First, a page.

A Day In the Life (18 June 2024)

Today started as any other day in the week, or year for that matter. The sun rises, we rise, start our day, and start on the journey the day has in store for us. Each day I am fortunate enough to awaken on the preferred side of the daisies is a good day; each day that I am able to do such with my wife entertaining the same motif, life is really great. Of course, we awaken each day with hopes and ambitions. But, the reality is only sometimes so clean and clear on a farm. Beyond what I call the farm, managed chaos, there are always surprises the livestock, if not the weather hand to us each day.
In jest, I like to say that I prefer to awaken each day, show up to the task, and hope nothing goes wrong. I also like the idea of showing up to the task, doing my best, and being satisfied that I didn’t blunder something. And then there are always the livestock that have their own agendas of how the day is going to fare, of which they once again missed the corporate memo of letting you know beforehand. Today was one of those days.
Today, as well as the next several days, are scheduled to be warmer than usual, with temperatures above 90°F. While we have these spells a couple of times across the season, a normal part of the year, they are still a part of the farm dynamics and need to be worked around. With this in mind, the goal was to start the day as normal and then get all the livestock under shade from buildings or the orchard as best as possible. Enter the rams.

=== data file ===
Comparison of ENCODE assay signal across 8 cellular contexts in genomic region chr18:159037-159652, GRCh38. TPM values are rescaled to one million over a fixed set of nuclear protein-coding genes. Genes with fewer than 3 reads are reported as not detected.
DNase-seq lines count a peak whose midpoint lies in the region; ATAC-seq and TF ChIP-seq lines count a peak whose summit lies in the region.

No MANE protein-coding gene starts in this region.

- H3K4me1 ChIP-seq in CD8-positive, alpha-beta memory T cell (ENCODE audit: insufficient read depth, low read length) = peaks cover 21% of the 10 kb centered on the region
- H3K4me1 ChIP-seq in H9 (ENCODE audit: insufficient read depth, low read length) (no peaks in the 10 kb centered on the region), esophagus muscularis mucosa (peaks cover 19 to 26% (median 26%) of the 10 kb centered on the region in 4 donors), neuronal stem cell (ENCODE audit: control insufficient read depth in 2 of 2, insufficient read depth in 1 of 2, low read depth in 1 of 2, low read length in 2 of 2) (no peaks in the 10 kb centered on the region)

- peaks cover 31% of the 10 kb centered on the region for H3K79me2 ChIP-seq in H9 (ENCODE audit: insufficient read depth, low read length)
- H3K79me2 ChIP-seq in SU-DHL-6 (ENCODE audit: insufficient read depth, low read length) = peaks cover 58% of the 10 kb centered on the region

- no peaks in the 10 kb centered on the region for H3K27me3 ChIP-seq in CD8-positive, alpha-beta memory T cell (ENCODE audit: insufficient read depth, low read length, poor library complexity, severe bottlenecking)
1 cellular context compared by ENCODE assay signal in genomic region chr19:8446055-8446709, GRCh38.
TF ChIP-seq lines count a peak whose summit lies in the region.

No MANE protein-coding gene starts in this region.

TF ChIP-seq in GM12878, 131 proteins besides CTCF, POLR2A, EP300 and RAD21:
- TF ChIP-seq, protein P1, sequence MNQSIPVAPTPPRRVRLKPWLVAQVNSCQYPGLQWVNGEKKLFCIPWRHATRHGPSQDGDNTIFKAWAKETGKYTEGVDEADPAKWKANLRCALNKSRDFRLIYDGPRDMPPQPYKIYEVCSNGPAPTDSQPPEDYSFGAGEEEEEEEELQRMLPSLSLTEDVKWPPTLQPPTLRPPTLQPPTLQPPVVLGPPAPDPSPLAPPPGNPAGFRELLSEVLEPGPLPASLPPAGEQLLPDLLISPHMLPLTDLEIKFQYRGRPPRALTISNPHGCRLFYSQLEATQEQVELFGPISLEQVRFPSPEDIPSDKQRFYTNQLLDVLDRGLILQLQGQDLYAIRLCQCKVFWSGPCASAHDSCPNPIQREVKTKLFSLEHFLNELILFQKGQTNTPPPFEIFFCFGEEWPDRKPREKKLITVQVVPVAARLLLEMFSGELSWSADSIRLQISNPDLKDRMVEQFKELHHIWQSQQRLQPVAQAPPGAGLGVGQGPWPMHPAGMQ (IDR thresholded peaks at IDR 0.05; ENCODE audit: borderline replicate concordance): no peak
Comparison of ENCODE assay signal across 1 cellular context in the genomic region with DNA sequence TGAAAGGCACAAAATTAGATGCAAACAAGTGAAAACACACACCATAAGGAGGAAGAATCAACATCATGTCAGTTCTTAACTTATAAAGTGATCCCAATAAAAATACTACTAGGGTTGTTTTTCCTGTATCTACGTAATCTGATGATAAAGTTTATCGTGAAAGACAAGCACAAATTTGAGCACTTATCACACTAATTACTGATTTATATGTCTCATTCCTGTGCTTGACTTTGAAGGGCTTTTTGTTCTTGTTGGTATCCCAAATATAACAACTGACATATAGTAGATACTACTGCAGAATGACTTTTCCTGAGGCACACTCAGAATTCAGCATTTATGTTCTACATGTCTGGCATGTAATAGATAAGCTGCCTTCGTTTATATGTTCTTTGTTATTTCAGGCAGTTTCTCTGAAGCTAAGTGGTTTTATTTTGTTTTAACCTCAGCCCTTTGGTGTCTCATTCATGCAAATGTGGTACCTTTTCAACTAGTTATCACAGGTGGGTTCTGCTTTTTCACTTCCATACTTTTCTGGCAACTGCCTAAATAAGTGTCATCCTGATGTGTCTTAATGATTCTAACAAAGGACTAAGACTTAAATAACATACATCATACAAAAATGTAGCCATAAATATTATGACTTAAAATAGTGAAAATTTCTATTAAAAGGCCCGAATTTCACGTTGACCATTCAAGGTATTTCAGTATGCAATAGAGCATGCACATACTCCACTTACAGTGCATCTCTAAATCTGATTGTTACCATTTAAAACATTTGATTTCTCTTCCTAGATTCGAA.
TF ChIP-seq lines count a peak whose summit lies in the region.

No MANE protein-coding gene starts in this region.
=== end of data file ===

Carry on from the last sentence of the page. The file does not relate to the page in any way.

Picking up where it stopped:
In all the years I have dealt with rams, I will admit that this crop of rams may be the best. Naturally, I now am typing one-handed as I knock on wood with my fingers crossed. This crop of rams has been gentlemen, easy to handle (for being rams), and have yet to break fencing, destroy something on the farm, test and get out of their fencing, or have us set alarm clocks to awaken nightly to serve their next adventure awaiting us.
This morning, our luck ran out. I ran the rams into an area under cover from the heat the following evening, hoping to save some hours in the morning to get the others taken care of before the heat of the day, a ram had a different plan for my morning last night getting his horn caught in the fencing for the first time in two years, and dragging it 20 feet across the paddock opening the whole line for all to have their way with the farm. There is a first time for everything, but does it need to always be inconvenient? Maybe I didn’t knock the wood hard enough.
I was able to corral 4 of the rams while a single ram remained where he was supposed to be. I would imagine he was the one to get his horn caught and unwilling to test his luck. The remaining 10 rams were found in the orchard resting under a tree. These rams behaved well and were courteous in following me back to the courtyard where the others were. After walking the remaining ram from the original paddock around all the buildings and other paddocks to join the ram mob, we were finally set to start our morning chores. Good Morning!
After morning chores finally finished, it was time to figure out what to do with the rams. In 90°heat, running them entirely around the farm to where they should be wasn’t going to happen. Well, as would turn out, the rams overnight had rambled around the farm far enough to erase four months of pasture rotations to return back to where they started as lambs, in the ram lamb paddock for overwintering, and there, they will remain until the heat passes. Maybe life is a circular motion of repetitions and cycles.